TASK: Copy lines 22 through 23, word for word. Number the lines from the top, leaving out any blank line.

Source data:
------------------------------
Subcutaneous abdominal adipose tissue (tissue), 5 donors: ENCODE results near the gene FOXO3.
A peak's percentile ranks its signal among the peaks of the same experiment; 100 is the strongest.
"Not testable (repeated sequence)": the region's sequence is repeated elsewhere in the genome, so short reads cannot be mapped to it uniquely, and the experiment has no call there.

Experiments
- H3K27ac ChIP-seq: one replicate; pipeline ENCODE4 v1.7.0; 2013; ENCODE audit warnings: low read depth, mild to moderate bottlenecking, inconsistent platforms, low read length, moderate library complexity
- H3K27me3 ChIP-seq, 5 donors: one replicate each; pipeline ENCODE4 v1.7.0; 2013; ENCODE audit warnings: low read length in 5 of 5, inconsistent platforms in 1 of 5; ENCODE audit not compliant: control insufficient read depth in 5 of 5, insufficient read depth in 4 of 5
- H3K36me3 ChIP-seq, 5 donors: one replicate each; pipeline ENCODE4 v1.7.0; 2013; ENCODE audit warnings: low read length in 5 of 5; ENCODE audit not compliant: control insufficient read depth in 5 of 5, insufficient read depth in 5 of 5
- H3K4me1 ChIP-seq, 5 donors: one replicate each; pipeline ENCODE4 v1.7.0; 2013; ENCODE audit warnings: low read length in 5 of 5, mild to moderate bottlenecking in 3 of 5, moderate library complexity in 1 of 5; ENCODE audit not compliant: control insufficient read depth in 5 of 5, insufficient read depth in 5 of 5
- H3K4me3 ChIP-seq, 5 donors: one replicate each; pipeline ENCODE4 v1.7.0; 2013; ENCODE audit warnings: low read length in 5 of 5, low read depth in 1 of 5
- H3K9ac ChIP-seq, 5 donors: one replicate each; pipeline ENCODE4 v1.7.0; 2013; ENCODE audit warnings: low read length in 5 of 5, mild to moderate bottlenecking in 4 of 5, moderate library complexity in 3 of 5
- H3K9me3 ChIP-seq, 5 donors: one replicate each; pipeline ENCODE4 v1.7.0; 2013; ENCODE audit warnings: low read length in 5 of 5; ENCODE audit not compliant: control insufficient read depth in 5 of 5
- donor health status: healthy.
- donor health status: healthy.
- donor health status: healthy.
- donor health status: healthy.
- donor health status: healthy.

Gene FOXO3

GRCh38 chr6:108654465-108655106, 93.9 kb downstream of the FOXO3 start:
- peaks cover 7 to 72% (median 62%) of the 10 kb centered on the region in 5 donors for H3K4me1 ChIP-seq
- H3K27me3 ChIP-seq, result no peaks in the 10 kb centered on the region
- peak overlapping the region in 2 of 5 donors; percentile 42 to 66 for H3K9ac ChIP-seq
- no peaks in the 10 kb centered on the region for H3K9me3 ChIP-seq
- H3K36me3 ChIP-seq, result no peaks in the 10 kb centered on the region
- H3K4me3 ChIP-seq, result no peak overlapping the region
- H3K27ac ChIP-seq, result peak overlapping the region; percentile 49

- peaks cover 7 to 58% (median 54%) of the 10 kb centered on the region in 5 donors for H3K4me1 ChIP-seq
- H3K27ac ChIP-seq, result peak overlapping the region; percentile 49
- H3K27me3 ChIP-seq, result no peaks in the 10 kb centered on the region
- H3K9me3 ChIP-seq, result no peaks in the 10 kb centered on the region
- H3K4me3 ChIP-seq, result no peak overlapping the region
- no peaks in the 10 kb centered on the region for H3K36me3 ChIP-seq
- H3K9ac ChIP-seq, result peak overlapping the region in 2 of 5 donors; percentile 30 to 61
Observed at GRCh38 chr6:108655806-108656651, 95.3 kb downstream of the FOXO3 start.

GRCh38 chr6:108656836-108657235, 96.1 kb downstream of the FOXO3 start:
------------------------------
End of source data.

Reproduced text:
- no peaks in the 10 kb centered on the region for H3K9me3 ChIP-seq
- H3K36me3 ChIP-seq, result no peaks in the 10 kb centered on the region